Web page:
Ben-Eliezer denies coordinating campaign to oust Barak

Industry, trade and labor minister says he did not plan to attack Labor Party's leadership under Barak with Histadrut chairman Ofer Eini.

By REBECCA ANNA STOIL
November 4, 2010 17:16
3 minute read.
Industry, Trade and Labor Minister Binyamin Ben-El

ben eliezer 311. (photo credit: Eli Neeman)

 
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Industry, Trade and Labor Minister Binyamin Ben-Eliezer on Thursday strongly denied that his comments the previous day criticizing the current state of the Labor party under the leadership of Defense Minister Ehud Barak were not coordianted ahead of time with Histadrut chairman Ofer Eini.

On Wednesday Ben-Eliezer told Labor party activists at a gathering in Tel Aviv that Barak should be replaced as chairman of the Labor party by an outsider who could "save and rehabilitiate" the party.  On the same day, Eini called Barak "an idiot" for employing an illegal Filipino worker as a housemaid instead of an Israel, say that Barak should serve as a role model to other Israelis and that the Labor party needed "a real leader" at its helm.

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Earlier Thursday, Barak criticized comments made by Ben-Eliezer and Welfare and Social Services Minister Isaac Herzog and other party politicians attacking his leadership.  "There is freedom of speech and then there is freedom to meddle," said Barak. He added, "Our party members love fights and arguments and less so scheming and political subversion."

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Although the official date for the primaries is still distant, potential candidates have already begun overtly jockeying for the leadership position, with Herzog, one of the candidates, calling to advance the primaries to this coming June.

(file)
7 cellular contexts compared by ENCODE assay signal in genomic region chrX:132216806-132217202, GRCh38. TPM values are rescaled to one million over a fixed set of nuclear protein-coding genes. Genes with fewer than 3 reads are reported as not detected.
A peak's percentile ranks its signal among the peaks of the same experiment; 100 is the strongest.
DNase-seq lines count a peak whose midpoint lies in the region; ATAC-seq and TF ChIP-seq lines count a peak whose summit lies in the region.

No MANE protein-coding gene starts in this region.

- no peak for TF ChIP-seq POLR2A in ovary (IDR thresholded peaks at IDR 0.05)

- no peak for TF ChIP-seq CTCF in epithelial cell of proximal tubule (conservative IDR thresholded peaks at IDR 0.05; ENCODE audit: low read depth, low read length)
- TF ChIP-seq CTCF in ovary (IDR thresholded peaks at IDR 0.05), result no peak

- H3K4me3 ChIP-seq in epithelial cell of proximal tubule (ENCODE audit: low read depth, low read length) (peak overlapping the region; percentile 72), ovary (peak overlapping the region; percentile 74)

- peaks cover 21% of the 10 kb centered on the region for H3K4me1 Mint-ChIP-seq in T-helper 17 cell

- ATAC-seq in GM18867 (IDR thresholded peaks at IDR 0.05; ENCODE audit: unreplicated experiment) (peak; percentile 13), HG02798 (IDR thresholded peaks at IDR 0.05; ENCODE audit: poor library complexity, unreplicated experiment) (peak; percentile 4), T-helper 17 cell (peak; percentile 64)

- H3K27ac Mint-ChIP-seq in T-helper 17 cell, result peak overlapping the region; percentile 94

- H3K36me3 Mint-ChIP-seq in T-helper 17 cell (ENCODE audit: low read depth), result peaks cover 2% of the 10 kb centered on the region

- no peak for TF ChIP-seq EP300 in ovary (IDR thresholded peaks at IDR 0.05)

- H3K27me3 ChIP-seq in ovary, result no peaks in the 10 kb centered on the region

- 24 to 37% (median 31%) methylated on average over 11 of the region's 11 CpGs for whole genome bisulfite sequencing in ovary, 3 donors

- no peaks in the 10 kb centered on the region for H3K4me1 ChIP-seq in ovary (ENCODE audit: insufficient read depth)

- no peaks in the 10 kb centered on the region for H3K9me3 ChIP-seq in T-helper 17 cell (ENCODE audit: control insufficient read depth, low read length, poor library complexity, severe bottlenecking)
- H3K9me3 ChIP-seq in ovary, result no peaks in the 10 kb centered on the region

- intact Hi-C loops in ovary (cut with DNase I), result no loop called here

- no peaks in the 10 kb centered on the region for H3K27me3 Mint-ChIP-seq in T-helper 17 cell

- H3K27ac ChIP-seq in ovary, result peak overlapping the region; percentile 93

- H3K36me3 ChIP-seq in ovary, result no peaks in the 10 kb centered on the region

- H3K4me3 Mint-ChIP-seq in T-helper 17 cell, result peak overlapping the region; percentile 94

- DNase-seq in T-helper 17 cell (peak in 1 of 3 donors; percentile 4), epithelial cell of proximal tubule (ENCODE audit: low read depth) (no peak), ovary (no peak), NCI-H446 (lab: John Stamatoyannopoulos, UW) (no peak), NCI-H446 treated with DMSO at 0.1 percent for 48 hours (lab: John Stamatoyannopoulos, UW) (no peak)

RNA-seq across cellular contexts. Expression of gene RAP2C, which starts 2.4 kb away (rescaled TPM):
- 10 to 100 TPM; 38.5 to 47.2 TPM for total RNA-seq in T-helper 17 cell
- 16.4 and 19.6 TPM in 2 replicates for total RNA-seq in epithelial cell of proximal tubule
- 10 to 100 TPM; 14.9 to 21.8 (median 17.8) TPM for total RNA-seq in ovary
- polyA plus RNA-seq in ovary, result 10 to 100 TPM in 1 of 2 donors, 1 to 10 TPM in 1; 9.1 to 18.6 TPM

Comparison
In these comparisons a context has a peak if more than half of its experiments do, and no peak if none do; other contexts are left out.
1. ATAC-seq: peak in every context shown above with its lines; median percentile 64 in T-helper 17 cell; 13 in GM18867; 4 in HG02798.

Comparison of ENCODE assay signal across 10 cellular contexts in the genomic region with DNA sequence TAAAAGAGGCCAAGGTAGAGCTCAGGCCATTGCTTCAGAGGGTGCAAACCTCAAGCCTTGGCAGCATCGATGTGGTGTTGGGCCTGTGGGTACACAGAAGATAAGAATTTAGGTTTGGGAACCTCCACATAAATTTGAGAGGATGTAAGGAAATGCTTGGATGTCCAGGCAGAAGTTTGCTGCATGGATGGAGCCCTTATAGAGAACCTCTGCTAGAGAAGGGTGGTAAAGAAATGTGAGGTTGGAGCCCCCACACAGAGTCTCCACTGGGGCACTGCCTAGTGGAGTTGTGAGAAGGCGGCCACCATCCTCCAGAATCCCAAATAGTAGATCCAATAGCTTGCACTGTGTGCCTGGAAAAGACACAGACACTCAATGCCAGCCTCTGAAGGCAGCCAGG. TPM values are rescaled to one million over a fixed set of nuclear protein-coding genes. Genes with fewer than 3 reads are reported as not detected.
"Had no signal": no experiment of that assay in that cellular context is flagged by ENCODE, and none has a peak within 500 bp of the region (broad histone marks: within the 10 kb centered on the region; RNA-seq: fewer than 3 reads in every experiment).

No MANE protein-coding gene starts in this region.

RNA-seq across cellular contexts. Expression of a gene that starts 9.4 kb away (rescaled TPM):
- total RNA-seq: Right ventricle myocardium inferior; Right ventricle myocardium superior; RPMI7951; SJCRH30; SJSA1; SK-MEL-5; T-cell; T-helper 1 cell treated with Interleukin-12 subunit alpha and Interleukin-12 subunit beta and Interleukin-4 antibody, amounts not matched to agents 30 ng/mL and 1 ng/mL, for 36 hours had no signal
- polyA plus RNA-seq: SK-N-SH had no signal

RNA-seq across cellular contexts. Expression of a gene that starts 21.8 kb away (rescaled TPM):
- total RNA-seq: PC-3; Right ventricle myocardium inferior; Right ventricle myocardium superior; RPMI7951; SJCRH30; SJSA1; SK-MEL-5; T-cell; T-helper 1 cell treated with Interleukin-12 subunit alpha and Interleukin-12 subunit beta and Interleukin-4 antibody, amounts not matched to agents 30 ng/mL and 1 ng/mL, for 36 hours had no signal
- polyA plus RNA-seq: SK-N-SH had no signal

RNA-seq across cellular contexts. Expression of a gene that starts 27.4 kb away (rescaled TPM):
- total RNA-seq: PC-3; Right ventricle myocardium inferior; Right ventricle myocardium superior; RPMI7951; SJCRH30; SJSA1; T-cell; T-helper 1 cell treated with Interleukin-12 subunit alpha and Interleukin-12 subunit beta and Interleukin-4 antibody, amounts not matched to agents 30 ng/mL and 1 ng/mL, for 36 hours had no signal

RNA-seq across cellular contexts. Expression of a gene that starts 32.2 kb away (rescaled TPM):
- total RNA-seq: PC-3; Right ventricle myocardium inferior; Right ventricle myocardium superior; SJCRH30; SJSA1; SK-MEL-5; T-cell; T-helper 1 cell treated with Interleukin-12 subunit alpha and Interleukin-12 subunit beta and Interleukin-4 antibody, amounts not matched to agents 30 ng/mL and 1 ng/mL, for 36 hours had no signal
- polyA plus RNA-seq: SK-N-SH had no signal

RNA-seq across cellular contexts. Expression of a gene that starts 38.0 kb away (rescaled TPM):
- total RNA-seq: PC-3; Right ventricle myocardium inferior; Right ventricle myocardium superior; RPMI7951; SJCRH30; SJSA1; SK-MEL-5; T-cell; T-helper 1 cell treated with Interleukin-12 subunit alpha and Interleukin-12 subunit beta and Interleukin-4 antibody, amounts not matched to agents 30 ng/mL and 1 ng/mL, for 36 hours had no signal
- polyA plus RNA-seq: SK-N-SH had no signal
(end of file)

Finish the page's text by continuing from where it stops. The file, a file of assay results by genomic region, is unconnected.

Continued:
Ben-Eliezer, in an address to some 500 Labor Party activists in Ramat Gan, told the crowd that “the Labor Party needs a brave and new leadership that will return Labor to the forefront of the political stage – a leadership that will prevent the “six-mandate prophecy” and will prove to all the mockers that the party’s path has not come to an end and still has a future.

“The prophecy will not change with the current leadership, no matter who takes center stage,” he said.



Ben-Eliezer emphasized that he does not plan on vying for the leadership, nor is he interested in serving as the party’s temporary chairman.

“I did not come here for honor, for headlines, or for titles. I came to struggle together with all of you over the ideological direction of our party, to return the Labor movement to its past glory in the eyes of the public.”

He emphasized that he does not “support any of the candidates at this time” but said that at the right time “we will know to chose the right leader,” who was likely not to be found among any of the current contenders.

Party activists who support Herzog have reportedly already begun to gather signatures to try to advance the party’s primaries to June 2011, four years after party chairman Ehud Barak took the reins.

Minority Affairs Minister Avishay Braverman also intends to run against Barak, and some believe that MK Shelly Yacimovich may be another likely contender for the chair.

“Friends, the day is not distant on which we will need to make difficult decisions regarding our presence in the government, if the diplomatic processes do not bear fruit,” warned Ben-Eliezer, in a message welcomed by those Labor supporters who still oppose participation in the Likud-run government.

“We still need to give the peace process a chance, but the window of opportunity is closing,” he said.

“Even today, when we are at the most difficult crossroads in the party’s history, some of our elected representatives continue to act in darkness and shadow, knitting together political moves and feeding the press with crumbs of complaints and hatred against the party in which they live and serve,” he lamented.

Even as Ben-Eliezer spoke, Eini, a Labor Party strongman, attacked Barak during a Channel 2 television interview, describing the defense minister as an “idiot” for employing an illegal Filipino laborer while serving as a government minister.

Eini, who was instrumental in negotiating Labor’s entry into current coalition, said that the party needed a “real leader” to rise above its current record low in voter support.

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